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Tuesday, September 26, 2023

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Federal judge blocks AZ law that 'disenfranchised' Native voters; government shutdown could cost U.S. travel economy about $1 Billion per week; WA group brings 'Alternatives to Violence' to secondary students.

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Senator Robert Menendez offers explanations on the money found in his home, non-partisan groups urge Congress to avert a government shutdown and a Nevada organization works to build Latino political engagement.

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An Indigenous project in South Dakota seeks to protect tribal data sovereignty, advocates in North Carolina are pushing back against attacks on public schools, and Arkansas wants the hungriest to have access to more fruits and veggies.

Coalition Highlights How Trauma Impacts IN Girls' Growth, Development

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Monday, September 18, 2023   

A new report focuses on "girl power" in Indiana - with an analysis of how young girls are faring in the state, and recommendations for improving their lives.

Using Kids Count data, the Girl Coalition of Indiana found girls under 18 are experiencing trauma and mental-health concerns at rates higher than boys - from bullying and depression, to dating violence and a lack of emotional support.

In one survey, eight in 10 girls said neighbors "don't notice" or encourage them when they do a good job. Mackenzie Pickerrell, executive director of the coalition, described the purpose of sharing these findings.

"Being deeply embedded into communities to understand from their perspective," said Pickerrell, "what girls need to thrive, and what are the barriers for their girls to live their best lives."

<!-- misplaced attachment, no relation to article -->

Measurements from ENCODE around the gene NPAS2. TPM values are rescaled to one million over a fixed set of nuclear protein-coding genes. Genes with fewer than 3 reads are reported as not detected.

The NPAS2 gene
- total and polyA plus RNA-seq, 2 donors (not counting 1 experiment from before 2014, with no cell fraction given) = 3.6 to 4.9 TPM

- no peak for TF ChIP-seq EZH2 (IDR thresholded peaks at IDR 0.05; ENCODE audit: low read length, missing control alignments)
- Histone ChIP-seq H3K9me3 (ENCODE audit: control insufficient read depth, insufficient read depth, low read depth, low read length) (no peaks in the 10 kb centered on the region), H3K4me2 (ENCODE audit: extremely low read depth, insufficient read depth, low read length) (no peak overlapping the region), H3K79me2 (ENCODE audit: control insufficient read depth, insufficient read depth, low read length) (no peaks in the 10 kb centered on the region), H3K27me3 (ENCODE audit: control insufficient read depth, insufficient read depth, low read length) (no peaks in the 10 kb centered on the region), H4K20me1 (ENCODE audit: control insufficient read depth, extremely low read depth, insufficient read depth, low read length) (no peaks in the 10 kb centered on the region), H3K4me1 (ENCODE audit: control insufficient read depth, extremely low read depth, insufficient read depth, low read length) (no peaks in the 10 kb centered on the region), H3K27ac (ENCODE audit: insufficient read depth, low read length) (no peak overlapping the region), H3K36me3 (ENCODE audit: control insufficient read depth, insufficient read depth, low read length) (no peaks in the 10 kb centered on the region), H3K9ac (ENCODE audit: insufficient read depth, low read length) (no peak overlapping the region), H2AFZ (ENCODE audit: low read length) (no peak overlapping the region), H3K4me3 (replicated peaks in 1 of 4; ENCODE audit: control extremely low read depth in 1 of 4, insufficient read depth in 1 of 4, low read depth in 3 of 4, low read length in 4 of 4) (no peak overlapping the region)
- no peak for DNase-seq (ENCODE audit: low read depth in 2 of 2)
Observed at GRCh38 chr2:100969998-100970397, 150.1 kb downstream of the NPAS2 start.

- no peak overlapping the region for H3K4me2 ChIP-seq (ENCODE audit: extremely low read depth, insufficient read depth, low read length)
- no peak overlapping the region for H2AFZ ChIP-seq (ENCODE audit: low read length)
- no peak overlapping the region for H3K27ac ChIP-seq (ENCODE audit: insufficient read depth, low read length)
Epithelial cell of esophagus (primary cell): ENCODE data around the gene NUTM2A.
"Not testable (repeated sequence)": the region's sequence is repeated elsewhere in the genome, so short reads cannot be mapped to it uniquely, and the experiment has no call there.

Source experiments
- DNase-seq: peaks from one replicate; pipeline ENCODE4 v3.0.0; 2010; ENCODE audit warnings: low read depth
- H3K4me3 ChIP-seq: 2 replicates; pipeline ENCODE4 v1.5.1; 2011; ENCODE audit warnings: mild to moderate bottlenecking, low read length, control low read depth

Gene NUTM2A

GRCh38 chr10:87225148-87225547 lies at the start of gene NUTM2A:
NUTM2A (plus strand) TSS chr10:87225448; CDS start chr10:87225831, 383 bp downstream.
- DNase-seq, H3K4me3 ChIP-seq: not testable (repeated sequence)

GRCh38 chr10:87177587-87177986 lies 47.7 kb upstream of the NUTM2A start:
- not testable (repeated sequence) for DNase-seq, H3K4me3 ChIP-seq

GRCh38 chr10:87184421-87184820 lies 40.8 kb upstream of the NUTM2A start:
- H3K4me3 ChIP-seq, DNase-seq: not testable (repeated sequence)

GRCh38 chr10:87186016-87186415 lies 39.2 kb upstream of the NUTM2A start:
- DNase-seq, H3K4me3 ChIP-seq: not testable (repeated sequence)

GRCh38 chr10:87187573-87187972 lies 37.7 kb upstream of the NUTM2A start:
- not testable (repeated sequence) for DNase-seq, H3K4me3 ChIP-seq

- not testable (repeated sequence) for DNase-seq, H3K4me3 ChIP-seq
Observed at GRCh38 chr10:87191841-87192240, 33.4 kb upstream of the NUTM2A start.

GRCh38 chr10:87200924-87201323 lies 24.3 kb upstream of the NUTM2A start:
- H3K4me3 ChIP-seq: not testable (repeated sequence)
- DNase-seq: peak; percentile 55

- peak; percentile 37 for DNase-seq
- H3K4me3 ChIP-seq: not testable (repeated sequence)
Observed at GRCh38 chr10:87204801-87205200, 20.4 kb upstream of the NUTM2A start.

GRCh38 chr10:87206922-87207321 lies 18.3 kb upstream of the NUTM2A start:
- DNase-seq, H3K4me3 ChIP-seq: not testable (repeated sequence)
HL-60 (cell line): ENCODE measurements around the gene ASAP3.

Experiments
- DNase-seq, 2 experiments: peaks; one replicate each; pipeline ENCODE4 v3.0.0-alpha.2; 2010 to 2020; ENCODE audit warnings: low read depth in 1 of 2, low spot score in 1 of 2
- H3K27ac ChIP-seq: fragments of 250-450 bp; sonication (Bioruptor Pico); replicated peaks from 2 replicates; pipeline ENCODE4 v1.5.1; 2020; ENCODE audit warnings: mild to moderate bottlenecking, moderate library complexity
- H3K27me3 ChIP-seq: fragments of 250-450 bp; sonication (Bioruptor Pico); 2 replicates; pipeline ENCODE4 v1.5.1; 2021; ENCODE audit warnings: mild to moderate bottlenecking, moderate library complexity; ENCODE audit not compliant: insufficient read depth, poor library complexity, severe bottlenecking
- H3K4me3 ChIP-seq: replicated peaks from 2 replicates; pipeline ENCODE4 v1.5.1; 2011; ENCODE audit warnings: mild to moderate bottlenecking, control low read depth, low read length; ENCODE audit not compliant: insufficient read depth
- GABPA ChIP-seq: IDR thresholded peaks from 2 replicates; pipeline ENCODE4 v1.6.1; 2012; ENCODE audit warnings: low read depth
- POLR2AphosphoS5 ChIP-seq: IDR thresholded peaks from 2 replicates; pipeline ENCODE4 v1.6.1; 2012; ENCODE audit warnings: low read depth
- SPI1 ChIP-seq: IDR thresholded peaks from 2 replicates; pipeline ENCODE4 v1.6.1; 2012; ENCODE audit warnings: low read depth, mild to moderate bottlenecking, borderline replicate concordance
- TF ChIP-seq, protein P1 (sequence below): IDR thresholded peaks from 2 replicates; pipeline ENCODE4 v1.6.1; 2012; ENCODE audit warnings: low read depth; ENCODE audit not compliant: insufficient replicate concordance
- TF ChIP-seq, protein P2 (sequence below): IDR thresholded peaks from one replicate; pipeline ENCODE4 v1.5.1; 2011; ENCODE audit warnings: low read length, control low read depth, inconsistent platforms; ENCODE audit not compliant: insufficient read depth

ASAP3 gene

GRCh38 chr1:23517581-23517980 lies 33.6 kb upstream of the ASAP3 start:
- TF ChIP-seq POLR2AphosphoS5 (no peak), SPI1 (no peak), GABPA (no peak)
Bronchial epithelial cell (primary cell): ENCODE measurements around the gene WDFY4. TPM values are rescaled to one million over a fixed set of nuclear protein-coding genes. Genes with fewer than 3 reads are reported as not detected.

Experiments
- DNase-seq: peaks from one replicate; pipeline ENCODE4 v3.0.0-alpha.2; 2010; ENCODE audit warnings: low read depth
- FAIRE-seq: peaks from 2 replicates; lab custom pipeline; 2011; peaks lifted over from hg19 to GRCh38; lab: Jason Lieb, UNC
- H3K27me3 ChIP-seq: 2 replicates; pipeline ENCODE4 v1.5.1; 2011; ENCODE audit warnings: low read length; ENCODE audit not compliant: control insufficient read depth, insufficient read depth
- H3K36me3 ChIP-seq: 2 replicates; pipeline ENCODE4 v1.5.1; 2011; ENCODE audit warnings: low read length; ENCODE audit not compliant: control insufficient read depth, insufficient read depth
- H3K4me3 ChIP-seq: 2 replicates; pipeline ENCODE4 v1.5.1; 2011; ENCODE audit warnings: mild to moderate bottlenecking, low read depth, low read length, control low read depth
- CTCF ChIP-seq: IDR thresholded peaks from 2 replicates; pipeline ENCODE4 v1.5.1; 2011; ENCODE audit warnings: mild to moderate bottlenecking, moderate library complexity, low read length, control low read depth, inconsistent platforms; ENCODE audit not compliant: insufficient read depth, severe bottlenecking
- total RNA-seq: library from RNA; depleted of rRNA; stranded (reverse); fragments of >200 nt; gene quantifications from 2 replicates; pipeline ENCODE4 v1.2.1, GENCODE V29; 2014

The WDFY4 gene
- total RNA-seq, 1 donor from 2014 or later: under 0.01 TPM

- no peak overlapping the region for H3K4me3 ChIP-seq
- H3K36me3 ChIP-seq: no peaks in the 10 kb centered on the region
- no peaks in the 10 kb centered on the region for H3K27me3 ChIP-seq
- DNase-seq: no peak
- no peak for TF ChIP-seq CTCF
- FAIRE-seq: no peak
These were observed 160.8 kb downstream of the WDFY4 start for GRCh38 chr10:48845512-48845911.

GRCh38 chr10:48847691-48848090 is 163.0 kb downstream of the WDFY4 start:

The coalition plans to create programming in partnership with the six Indiana Girl Scout councils to make headway on some of the areas of concern.

This first-ever "Indiana Girl Report" was compiled in collaboration with the Indiana Youth Institute. It's available online at 'girlcoalitionindiana.org.'

Other findings in the report: In 2022, Indiana's middle and high school girls reported feeling a sense of hopelessness or depression for two weeks or longer. One in four "seriously considered" suicide.

Girls are twice as likely to be victims of traditional bullying, and three times as likely to face cyberbullying, compared to boys. Pickerrell noted what could be one reason behind these statistics.

"Girls experience mental and emotional pressures at a much higher rate," said Pickerrell, "and a very different reality than boys do."

She added that the report produced some positive data as well. Girls in Indiana are achieving academically at a stronger pace than boys, including higher high school graduation rates.

They're more likely to obtain advanced degrees. And nine out of ten girls say they have at least one caring adult or mentor in their lives, other than their parents.




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